4. Understand the medium—and the business.

Never lose sight of the fact that clients, prospects, employees and the media are all listening to what’s being said. If you do delegate the conversation, make sure the person responsible has the understanding, insight and guidance to be successful on your behalf. Just because that college intern came out of the womb with Facebook tattooed on her back doesn’t mean she knows anything about your business. Less experience means more oversight on your part. Don’t delegate-and-forget. Marketing objectives and brand ideals get lost in the conversation as the intern talks about what’s for lunch in the company cafeteria.

5. Social media can protect your brand.

Many pundits claim that social media has shifted control of a brand from the company to the customer. In some respects this is true. Look at the consumer backlash that The Gap received last year when it tried to change its logo. But through consistency of message and timeliness of response, you can still be the captain of your brand (even if the rest of the world is trying to help to steer). And don’t forget brand evangelists. Build groups of loyal engaged customers. Ask them to become beta testers. Create or invigorate your customer loyalty programs. Lead with special promotions. Show customers and prospects that you care, even when you’re wrong, and that you’re true to your brand principles.

6. It starts with a policy.

I said it before and I’ll say it again. Social media marketing requires a formal policy. But don’t overwhelm yourself. Expect the document to evolve over time. Start with the basic do’s and don’ts, lay out key brand messaging, establish a review and approval process as needed, and clearly lay out consequences for lack of adherence. Note that the policy should extend beyond normal work hours. Fact is, Twitter and Facebook never sleep. Whether they like it or not, employees are representatives of your company around the clock.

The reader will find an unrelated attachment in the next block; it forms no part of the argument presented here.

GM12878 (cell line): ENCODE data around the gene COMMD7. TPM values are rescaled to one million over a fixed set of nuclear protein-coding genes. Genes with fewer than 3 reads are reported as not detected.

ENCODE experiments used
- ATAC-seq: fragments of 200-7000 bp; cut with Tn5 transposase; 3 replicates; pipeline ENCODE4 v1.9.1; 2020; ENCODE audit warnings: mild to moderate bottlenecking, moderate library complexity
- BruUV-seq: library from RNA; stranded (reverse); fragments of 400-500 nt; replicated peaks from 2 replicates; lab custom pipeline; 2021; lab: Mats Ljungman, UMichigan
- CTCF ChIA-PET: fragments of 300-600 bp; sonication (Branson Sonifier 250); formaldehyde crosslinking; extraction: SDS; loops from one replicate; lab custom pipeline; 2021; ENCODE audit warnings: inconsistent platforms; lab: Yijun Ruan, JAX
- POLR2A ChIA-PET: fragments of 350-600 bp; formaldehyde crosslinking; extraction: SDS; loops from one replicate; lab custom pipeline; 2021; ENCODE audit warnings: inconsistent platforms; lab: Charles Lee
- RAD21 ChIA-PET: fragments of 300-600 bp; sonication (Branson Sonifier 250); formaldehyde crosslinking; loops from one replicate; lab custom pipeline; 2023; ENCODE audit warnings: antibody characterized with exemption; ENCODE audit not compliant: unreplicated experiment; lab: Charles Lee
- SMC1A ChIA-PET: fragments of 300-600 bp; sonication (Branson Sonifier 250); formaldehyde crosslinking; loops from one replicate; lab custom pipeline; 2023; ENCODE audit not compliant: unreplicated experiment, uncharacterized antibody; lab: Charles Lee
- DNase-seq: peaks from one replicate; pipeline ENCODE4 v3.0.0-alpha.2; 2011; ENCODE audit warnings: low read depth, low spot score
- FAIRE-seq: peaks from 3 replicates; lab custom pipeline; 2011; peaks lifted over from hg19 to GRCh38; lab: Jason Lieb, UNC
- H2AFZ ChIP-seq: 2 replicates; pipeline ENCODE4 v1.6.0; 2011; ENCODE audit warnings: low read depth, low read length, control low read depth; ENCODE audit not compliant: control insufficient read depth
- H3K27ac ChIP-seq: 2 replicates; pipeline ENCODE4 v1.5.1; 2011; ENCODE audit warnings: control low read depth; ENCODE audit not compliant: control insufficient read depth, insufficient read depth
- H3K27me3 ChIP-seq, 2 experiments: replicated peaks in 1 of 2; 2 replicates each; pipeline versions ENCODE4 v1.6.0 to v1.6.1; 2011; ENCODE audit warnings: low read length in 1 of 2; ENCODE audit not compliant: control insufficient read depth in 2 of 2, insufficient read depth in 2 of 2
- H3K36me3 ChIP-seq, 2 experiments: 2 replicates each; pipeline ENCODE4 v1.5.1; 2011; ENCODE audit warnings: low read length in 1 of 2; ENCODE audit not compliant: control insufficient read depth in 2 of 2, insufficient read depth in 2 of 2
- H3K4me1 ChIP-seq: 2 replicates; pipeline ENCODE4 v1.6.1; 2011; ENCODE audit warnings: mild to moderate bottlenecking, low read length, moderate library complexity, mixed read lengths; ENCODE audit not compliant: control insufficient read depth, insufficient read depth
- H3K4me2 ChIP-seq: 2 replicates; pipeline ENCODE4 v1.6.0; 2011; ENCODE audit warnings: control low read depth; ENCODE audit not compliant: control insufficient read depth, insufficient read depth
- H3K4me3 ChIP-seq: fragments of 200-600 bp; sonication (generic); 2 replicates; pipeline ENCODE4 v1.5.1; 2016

For example, after hours, from his personal computer in the privacy of his living room, an employee of a local service provider posted scathing comments on a competitor’s blog about some sub-par design work. The competitor easily tracked the employee back to his company. The competitor’s legal counsel reached out the next day with a cease and desist. Did the competitor overreact? Sure. But that’s not the point. When confronted with the situation, the employee was surprised. Why? Because nowhere in his company handbook were there guidelines about social media.

But you can bet it’s in there now.

Andrew Stanten

Andrew Stanten co-founded Altitude Marketing in 2004. As CEO, he ensures the right people are on board, delivering world-class marketing services to Altitude’s global client base, and staying true to Altitude’s mission, vision and values.
Andrew possesses an innate ability to process, organize and summarize massive volumes of client and market information and turn it into actionable, strategic thinking. This enables Team Altitude to get smart about a company quickly—and develop winning, integrated approaches that vault clients into a position of prominence and strength.
Andrew graduated from Syracuse University and earned his MBA from Lehigh University.